Padres Prospect Interview: Beamer Weems

The Padres thought enough of Beamer Weems to send him to Double-A San Antonio as an injury fill-in during his debut professional season. A slick fielder, Weems biggest adjustment will be finding consistency with the bat.

Let's talk a little bit about the college baseball, kind of how you've matured over the last couple of years coming into professional ball.

Beamer Weems: Well, I've definitely gained some weight since my freshman year of college. I'm still not a big guy, but I feel like I've gotten a lot stronger; there's still room for improvement there. I feel like I'm growing in to my body a little bit. I definitely matured; learned how to deal with failure and success at the same time. I feel like the maturity level has gone way up since my freshman year in college.

Now, you come in a little bit late, maybe a little bit later than you wanted because we all know you just wanted to play baseball and you don't care about the money side. How did it affect you coming in to the game where now you kind of have to re-learn everything? You've got wood bats; you've been off for a little while?

Beamer Weems: In the time off that I wasn't in Eugene, I was definitely practicing every day and still working out. I guess the advantage point of this, the rest of the team for the most part has been here. If I had any problems with anything, I could always go to them for advice because they've been there playing every day. I definitely picked their brains a little bit, and the coaches. I guess there's an advantage there.

Let's look at your game as a whole. What do you view as the strengths of your game?

Beamer Weems: I've always put a lot of pride in my defense; tried to have been the best I can out there. Try my best getting on base so the big guys can hit me in. So, on-base percentage and defense is what I normally bring to the game.

The Padres obviously preach patience at the plate; the patient/aggressive approach. How does that play into your game because you obviously mentioned on base percentage?

Beamer Weems: The more pitches you see, the better hitter you're going to be, the more success you're going to have. I feel like that approach has been with me through college, so hopefully it's not that much of a change. I like the method, so I think it's a good fit for me.

Greg Riddoch, I talked to him today after he had seen you in the field one day. He said, ‘that boy Weems is pretty smooth in the field.'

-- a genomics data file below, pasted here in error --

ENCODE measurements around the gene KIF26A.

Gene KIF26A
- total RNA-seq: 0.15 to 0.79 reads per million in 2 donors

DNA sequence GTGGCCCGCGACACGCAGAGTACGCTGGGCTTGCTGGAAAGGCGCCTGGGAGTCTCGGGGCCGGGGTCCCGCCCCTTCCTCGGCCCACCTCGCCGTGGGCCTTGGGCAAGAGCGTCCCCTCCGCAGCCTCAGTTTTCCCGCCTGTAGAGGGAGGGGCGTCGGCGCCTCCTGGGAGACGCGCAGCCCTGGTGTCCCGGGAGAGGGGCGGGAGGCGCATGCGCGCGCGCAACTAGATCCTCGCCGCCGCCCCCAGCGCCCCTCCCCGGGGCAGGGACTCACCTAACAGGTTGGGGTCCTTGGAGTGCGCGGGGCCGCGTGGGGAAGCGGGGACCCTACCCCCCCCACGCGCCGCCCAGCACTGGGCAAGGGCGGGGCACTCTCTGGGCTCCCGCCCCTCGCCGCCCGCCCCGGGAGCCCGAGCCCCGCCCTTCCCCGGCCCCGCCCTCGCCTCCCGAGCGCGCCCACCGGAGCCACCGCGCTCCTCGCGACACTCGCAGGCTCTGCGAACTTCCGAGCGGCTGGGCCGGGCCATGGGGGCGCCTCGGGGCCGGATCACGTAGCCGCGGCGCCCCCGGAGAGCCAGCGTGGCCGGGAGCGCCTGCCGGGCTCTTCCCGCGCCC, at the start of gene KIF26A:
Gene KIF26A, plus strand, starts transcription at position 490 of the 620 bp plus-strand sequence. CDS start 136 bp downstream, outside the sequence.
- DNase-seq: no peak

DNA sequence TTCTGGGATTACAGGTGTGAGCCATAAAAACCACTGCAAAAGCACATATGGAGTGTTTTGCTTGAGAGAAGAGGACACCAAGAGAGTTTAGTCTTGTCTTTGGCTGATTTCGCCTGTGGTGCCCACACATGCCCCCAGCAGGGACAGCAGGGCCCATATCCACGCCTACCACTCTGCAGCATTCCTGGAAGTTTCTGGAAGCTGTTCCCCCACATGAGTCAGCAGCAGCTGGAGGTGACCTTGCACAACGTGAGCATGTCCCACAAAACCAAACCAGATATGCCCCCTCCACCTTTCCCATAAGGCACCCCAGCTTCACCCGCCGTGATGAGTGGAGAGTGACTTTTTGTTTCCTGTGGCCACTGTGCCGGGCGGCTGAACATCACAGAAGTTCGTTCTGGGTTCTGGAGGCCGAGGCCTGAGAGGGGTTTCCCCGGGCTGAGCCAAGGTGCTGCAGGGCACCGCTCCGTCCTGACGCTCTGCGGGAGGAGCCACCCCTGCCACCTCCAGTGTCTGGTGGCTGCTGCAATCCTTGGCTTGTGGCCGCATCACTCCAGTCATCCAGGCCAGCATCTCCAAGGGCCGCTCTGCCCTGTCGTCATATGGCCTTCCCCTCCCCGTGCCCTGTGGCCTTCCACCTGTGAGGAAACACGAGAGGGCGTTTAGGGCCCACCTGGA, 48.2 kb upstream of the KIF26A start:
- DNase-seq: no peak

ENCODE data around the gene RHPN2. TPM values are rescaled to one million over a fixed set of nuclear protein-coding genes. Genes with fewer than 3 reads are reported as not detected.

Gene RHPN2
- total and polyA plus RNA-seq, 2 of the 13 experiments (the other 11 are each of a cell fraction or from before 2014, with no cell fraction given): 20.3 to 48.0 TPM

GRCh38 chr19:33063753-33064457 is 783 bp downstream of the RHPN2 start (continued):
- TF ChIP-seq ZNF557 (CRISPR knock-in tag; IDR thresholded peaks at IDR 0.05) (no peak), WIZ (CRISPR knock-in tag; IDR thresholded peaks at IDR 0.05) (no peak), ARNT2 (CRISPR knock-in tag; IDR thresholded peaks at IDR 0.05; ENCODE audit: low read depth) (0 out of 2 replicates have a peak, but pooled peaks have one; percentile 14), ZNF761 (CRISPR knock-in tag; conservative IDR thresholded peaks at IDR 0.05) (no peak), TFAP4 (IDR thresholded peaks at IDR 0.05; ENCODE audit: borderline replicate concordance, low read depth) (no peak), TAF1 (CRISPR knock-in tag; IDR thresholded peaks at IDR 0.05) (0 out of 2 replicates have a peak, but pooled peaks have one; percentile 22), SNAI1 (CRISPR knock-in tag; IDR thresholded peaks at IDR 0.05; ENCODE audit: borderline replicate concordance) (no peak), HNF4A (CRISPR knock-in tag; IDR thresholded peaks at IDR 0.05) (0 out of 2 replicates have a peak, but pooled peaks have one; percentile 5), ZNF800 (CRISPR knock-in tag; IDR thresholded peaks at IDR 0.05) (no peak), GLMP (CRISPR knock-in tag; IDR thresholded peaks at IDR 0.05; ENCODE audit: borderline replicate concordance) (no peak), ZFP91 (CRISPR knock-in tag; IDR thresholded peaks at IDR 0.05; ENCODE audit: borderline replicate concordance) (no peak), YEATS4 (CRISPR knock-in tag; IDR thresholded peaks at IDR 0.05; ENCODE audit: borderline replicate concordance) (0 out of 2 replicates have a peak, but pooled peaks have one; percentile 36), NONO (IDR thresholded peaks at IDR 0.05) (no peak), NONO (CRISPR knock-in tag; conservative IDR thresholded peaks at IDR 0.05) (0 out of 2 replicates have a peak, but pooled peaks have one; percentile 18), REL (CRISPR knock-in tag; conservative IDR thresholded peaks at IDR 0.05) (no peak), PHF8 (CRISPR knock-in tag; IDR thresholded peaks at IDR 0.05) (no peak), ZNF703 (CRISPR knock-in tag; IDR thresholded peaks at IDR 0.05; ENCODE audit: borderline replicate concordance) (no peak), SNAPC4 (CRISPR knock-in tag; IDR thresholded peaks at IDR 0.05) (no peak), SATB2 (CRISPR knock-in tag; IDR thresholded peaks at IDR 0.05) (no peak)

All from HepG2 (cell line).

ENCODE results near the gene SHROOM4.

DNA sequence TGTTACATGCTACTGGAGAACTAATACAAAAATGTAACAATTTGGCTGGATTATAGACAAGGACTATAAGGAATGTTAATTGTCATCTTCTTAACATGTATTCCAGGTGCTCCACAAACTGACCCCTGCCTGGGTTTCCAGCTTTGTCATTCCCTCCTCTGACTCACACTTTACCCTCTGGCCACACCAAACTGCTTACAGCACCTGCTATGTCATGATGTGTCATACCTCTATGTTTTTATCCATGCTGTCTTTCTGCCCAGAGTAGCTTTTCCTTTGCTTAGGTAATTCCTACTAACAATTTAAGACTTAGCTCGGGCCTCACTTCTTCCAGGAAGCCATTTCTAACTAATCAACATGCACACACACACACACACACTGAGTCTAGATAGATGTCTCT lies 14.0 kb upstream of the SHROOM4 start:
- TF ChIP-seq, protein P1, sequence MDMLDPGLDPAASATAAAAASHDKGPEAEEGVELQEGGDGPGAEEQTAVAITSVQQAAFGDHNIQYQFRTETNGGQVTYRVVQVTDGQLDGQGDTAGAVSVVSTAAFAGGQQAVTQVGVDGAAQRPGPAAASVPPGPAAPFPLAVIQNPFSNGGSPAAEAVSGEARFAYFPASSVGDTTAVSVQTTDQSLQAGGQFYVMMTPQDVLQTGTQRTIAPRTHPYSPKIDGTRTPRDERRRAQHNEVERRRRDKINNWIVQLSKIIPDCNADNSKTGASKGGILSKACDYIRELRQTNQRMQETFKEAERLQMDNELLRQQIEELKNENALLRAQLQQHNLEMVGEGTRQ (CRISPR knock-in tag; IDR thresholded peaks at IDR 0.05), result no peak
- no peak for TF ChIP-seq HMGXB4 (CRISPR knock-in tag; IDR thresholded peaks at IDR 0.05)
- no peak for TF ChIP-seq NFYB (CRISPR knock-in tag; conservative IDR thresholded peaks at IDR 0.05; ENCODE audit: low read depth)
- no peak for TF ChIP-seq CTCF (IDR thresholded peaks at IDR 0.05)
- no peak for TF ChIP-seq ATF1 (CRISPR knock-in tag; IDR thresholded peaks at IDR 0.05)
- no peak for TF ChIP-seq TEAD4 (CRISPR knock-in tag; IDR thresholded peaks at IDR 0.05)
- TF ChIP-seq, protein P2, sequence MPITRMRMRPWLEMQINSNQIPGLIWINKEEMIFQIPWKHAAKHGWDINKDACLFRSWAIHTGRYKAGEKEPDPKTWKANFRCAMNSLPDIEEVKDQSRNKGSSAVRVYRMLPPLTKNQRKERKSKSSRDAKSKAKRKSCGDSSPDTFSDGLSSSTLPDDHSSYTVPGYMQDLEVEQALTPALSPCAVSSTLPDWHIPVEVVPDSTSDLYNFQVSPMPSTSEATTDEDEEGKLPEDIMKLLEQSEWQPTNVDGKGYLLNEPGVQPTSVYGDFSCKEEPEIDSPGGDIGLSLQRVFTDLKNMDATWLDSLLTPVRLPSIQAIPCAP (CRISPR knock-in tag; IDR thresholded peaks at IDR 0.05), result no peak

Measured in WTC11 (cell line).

Beamer Weems: I'm trying to be; I'm just trying to get used to this field. Today wasn't the best, but it's fun to be out there again, around the guys and the coaching staff seems great. I think it's going to be a great fit for me.

What is the key to continually being on your game out there at shortstop?

Beamer Weems: Just pre-game and the extra work that they're going to give me; not taking any day for granted and just trying to get better at something every day. I know it's a faster game now; that's what everyone is saying. I'm going to have to probably work on a few things, but they're going to help me out with that. Just not taking a day off out there and trying to get better every day.

What area of your game si there that you need to show a little more improvement on? We all know ‘all areas', so that's a cop-out answer.

Beamer Weems: Hitting and fielding you mean? Well, hitting, continue switch hitting, and they'll work on that with me; getting as comfortable both ways. Fielding, I guess, learning how to play the faster game like I mentioned. Both of those areas are going to be great areas for me to work on.

It seems like when you have a left-handed and right-handed swing, they're almost two different swings entirely. How do you manage that and keep them in check because you may not face that many lefties as you will righties?

Beamer Weems: You've got to put just about the same practice in both swings in batting practice and on the tees and just getting as comfortable as you can with the swing and try to make them as similar as possible. They're never going to be the same. One day, you'll wake up and you'll feel better right handed, but you're facing a right hander so you're going to have to go left handed. So, I guess you've got to learn being comfortable and being uncomfortable; that's the best way to put it.

Greg Riddoch always talks about setting yourselves up for expectations and setting realistic goals. What does that mean?

Beamer Weems: It seems like he knows what he's talking about, obviously. The mental part of the game is like everybody says, as much or more important than the physical part at this level because everybody can play. I've only heard a couple of meetings that he has had with the hitters, but it makes a lot of sense. That part of the game he emphasizes a lot on, so I'm looking forward to hearing some more of his talks.

What are the expectations, what are the goals for you over the next year?

Beamer Weems: All the coaches, they don't talk too much about stats, so I guess just learning how to play every single day and deal with whatever happens and the road trips and the grind I guess. Just learn how to start being a professional athlete.

How is the journal coming along?

Beamer Weems: We all have journals that were put into our locker. At the end of the game, if we see something that the pitcher or the other team was doing, we always can write in that after the game.

Is that something you have done before?

Beamer Weems: I really haven't, we've always gotten hand outs. I've never had a journal put in the locker. I like the idea; it makes a lot of sense. I don't know why I hadn't thought about it before. I'm definitely going to take advantage of that. Riddoch, he also gives us some handouts on hitting and goal setting, we just got one today. I really like the information on them.

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